In that same issue, the article “Constructing resilience through security and surveillance: The politics, practices and tensions of security-driven resilience” by Jon Coaffee and Pete Fussey illuminates how, since 9/11, security policy has gradually become central to a range of resilience discourses and practices. Coaffee and Fussey chart the emergence and proliferation of security-driven resilience logics, deployed at different spatial scales, which exist in tension with one another, through a detailed case study of ‘Project Champion’; an attempt in Birmingham, England, to install approximately 200 high-resolution surveillance cameras around neighborhoods with a prominent Muslim population. Here, these practices of security-driven resilience came into conflict with other policy priorities focused on social cohesion. This leads them to argue that security-driven logics of resilience come into conflict with how resilience is operationalized. This in turn produces and reproduces new hierarchical arrangements which may work to subvert resilience logic itself.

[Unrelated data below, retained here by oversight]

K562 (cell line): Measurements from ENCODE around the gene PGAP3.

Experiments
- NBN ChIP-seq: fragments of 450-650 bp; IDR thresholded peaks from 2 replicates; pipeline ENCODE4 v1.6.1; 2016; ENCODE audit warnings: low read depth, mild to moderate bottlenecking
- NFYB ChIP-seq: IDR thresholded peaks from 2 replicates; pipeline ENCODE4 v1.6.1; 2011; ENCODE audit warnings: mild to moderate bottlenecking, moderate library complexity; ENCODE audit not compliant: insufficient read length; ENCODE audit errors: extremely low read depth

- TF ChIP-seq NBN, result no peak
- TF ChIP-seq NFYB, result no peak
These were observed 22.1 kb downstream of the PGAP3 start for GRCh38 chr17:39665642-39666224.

Going a little ways back, the October 2013 issue of Transforming Anthropology has an article by Jack Taylor entitled “‘We Are All Oscar Grant’: Police Brutality, Death, and the Work of Mourning”; an article we have also shared on our Twitter feed. The article suggests that the images and memorials that emerged following the fatal shooting of Oscar Grant III by BART Police office Johannes Mehserle haunt the public and cultural landscape. Taylor argues that what he calls “necropolitical aesthetic” is connected to “necropolitics” – it is a byproduct of State violence that seeks to write back against the State. This allows for an understanding of how a notion of power is disclosed through death images, and how those images function as works of mourning. Death produced by the State, however, works to generate an economy of its own that is constituted by aesthetic productions, rhetorics of mourning, and the like. An analysis of the production of death therefore allows for the disclosure of the underside of biopolitics and biopower, the dominant form of modern political power, and the aesthetic productions that emerge as a result.